It appears Rep. Jason Chaffetz is already enjoying his new-found authority with regard to the Transportation Security Administration. The Utah Republican, who soon will take charge of the House subcommittee overseeing the agency, says he forced the TSA to come clean on an incident in which a young boy was given a pat down at Salt Lake City International Airport, prompting the child?s frustrated father to remove the boy?s shirt to allay any concerns.


TSA?s initial statement on the incident said the boy set off the alarm on the metal detector, a point disputed by a man who taped the screening and posted it online. Chaffetz says the airport?s top TSA official admitted the boy didn?t trigger the alarm and the congressman went to bat to get the agency to correct its statement.


?I said, ?You guys knew that at the beginning. You lied at the beginning,?? Chaffetz said Friday.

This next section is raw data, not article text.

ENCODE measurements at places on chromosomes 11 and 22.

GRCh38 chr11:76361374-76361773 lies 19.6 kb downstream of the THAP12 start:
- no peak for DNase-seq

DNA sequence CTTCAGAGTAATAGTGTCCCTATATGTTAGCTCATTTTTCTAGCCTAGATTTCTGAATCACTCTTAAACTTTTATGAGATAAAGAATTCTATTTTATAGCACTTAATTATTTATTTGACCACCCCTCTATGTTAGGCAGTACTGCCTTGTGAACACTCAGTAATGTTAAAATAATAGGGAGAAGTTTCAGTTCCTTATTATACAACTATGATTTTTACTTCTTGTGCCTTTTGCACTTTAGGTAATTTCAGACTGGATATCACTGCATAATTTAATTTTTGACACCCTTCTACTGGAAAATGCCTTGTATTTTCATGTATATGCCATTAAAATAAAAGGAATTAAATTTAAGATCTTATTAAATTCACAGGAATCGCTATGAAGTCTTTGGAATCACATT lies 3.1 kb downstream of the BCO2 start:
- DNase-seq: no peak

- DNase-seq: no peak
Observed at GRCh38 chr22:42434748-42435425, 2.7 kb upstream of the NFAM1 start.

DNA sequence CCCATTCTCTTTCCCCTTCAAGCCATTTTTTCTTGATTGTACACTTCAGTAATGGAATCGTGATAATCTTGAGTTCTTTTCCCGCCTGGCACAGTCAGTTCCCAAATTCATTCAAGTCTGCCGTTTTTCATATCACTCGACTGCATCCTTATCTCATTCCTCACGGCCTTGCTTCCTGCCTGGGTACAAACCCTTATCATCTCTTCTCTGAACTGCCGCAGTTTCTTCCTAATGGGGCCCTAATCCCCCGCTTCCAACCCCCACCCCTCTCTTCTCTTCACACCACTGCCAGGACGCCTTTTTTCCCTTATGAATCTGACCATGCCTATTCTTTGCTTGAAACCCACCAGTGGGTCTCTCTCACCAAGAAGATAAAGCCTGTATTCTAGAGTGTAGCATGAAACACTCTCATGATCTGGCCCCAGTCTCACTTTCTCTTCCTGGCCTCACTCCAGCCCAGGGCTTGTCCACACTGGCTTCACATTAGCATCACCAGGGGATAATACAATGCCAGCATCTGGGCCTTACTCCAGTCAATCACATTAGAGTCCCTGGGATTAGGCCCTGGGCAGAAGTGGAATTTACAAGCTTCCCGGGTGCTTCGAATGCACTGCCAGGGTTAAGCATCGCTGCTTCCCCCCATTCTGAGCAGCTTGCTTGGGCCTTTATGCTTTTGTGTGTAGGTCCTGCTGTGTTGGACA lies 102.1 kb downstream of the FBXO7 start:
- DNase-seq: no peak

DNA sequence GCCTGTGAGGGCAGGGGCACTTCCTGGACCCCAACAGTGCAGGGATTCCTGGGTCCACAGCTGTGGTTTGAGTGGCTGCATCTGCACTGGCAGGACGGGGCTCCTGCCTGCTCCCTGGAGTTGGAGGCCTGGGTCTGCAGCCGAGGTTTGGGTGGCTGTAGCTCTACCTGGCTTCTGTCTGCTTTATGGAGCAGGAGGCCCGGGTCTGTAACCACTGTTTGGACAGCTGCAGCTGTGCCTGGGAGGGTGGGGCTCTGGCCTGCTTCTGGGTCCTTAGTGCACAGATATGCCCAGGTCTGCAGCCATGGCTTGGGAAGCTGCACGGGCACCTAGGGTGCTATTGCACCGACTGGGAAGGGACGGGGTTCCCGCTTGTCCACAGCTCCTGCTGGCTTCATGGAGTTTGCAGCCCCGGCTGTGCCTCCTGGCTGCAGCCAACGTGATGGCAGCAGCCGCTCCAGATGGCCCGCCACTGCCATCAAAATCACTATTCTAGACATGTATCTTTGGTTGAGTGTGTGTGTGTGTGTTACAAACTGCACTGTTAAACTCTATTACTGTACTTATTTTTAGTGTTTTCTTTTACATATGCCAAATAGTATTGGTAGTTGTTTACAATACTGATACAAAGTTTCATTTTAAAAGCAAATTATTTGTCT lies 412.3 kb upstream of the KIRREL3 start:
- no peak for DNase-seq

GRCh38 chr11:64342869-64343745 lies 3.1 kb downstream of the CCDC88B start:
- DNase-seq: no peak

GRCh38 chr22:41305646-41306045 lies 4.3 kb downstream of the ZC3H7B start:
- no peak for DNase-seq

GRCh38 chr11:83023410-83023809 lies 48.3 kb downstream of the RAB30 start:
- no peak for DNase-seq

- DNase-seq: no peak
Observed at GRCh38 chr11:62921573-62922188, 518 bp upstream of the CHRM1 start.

The TSA?s blog now says that the boy was given a pat down because of bulky clothing and not because metal was detected.


?New information was brought to light that indicated the initial report was incorrect,? the TSA said.
 

Blind_Io

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http://judgejamesgray.blogspot.com/2010/12/are-tsa-procedures-really-making-us.html

Are TSA procedures really making us safer? - by Judge Jim Gray


Last year, thousands and thousands of Americans at the airport lost at least 30 minutes of their lifetimes by standing in longer lines and complying with all of the TSA's increasingly laborious, invasive and time-consuming restrictions.